Opinion: Tis the season

The Christmas season has begun in earnest. Seeing houses decorated with lights and inflatables brings a smile to my face. I have to be careful to mind my driving as I ogle the pretty lights, you should too.


I dislike it when Christmas starts too early. Although this year it is excusable as people desperately need something to bring joy to their lives. I pray the number of new COVID-19 cases didn’t soar for the people who chose to spend Thanksgiving with their families.


My mother QuoVada would say she was hungry for a member of her family she hadn’t seen for a while.


My older brother, Brian Hill is the only one of my immediate family to leave the San Joaquin Valley. He attended Cal State Hayward on a football scholarship. Except to visit, he never really came home again. The Vietnam war shattered my nuclear family.


My eldest brother Rocky enlisted in the Army after he got his draft notice. By enlisting, he said he had a better chance of choosing his field of study. He learned electronics and repaired helicopter radios. After a few months, in country, my family received a tremendous blessing. The solider who managed the enlisted men’s bar went home and Rocky got his job. He spent the rest of his time in Vietnam managing the EM club, tending bar. Meanwhile, Brian received his draft notice too. Since the military no longer sends brothers to the same conflict Brian was sent to Korea.


As he was safely ensconced in Korea, Rocky extended his tour of Vietnam to keep his little brother safe. By the grace of God, my mother’s sons were spared the path where too many young American lost their lives.

After he came home, Brian said the real power in the Army laid with the clerk-typists. It is the clerk typiest that determines if a solider got his pay and many other functions in the day-to-day running of the Army. It was a bad idea to get on the wrong side of the company clerk-typist, he said.


The summer school class where Brian learned to type turned out to be the best class he ever took. It probably saved his life.


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I’ve always marveled at the path not taken.


In the world where so many things are possible, I would like a computer program to show me the path not travelled. Had I stayed home from the party where I met my husband, would we have found each other anyway?


What was once science fiction is now science fact. Fifty years from now, if mankind has managed to not eradicate itself, what wonders will they enjoy.


For example, when personal computers came out, Fred and I took a class at the adult school held on the Dr. Duane Furman campus. After the class we decided that computers were fun, but it was basically an expensive toy we could live without. We were mostly wrong.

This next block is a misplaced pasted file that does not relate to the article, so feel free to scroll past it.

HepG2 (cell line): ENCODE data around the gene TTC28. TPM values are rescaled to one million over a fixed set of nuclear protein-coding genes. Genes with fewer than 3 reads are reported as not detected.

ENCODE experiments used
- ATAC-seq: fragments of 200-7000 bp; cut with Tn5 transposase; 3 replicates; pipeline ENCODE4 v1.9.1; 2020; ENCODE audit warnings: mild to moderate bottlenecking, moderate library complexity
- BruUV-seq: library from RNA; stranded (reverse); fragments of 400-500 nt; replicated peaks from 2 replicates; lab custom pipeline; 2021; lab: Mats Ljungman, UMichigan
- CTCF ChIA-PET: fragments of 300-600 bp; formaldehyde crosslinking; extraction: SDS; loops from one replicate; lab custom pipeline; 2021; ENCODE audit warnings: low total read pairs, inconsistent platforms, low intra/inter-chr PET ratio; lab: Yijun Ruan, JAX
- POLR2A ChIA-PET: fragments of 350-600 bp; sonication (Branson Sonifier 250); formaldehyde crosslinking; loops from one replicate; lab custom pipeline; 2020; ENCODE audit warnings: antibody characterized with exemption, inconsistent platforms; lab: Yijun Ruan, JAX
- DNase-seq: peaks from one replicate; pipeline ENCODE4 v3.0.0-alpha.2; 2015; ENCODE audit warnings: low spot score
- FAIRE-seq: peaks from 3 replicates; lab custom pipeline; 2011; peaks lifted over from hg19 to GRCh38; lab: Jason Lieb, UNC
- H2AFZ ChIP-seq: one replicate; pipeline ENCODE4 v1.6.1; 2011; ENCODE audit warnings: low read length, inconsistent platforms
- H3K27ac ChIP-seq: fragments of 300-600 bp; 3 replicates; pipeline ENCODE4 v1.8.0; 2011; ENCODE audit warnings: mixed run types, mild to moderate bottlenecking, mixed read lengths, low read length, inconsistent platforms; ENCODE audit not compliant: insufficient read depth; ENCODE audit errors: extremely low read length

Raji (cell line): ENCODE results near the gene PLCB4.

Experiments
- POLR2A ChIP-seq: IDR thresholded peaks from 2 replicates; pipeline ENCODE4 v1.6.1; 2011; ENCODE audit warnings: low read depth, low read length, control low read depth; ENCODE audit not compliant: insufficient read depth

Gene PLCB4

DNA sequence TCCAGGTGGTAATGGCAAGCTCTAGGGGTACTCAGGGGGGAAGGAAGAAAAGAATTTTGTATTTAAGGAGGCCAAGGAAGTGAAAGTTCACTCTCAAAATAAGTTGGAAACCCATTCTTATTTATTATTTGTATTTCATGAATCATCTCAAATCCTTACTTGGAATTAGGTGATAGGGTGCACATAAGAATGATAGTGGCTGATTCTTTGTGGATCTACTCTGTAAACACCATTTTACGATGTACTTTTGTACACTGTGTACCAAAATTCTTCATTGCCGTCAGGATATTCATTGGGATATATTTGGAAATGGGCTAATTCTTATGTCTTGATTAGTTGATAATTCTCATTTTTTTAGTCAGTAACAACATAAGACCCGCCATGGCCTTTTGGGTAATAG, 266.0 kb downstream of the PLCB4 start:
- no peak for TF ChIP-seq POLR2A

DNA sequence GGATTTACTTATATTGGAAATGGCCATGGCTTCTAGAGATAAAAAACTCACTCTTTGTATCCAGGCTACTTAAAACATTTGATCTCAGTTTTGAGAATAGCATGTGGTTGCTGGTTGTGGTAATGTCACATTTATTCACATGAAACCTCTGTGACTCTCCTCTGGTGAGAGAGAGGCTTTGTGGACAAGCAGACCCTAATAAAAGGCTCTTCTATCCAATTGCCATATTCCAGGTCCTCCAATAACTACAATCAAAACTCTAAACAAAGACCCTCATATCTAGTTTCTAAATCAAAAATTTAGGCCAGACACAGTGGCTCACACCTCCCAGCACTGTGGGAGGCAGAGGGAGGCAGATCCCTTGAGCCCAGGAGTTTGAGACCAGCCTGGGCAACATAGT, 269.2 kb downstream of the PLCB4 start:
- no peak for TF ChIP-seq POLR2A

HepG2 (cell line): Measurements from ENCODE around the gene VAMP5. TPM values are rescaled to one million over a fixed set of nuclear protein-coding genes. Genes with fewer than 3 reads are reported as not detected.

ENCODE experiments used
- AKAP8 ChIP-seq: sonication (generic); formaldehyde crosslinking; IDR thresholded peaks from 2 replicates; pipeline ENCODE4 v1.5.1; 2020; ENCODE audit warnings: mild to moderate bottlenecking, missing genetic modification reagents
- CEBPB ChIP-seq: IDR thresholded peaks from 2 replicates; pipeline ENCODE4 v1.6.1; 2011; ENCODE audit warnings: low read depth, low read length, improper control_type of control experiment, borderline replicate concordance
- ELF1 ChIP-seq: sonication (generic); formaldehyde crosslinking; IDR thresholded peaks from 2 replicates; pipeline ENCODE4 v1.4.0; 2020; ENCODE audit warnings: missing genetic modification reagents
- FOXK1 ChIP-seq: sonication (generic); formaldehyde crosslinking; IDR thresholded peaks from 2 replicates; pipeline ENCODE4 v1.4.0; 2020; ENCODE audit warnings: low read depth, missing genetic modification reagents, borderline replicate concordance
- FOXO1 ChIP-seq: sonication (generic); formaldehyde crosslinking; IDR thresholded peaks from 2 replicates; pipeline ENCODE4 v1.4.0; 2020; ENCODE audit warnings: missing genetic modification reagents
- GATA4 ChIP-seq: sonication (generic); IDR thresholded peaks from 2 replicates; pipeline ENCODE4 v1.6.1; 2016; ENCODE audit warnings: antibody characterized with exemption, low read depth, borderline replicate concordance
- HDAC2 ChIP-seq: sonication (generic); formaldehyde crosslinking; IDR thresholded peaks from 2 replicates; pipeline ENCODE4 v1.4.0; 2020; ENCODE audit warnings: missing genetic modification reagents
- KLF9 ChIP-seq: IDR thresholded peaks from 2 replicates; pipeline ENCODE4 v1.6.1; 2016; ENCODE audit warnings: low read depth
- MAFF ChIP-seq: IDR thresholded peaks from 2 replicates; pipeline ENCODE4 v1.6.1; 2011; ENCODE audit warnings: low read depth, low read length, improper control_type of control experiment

I remember my first personal computer. It was a huge cabinet with no hard drive. The operating system had to be loaded from a 5 1/4 inch floppy disc every time it was turned on.


Since that time, we have had several home computers. Each one lasted about five years before it became not worth fixing.

Usually an upgrade costs less than the repairs. When electronics stores have a blow-out sale on PCs you can be all but certain a new model is on its way. The stores have to sell their stock on hand to ready the shelves for the newest model.


My “path not taken,” software would show the user what would have happened to them if they took the other path. Who knows, in 50 years that may be an option.


Jason Moore sings a song titled “If Heaven Weren’t So Far Away.”


The lyrics are in part “If Heaven weren’t so far away, he’d pack up the kids and go for a day.” He then goes on to sing about fishing with his grandpa and memories of the other people who have died. Like his cousin John that didn’t make it home from Vietnam. And three girls from his high school class killed in a car crash.


The song touches me as there are so many people, with which I would like to have one last conversation.


I’d tell my mother she was right. It no longer matters about what, she was right and I was wrong.


Be safe dear readers. Have faith as this too will pass.


Long days and pleasant nights, have a great weekend.


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Readers may contact Tami Jo Nix by emailing tamijonix@gmail.com or following @TamiJoNix on Twitter.

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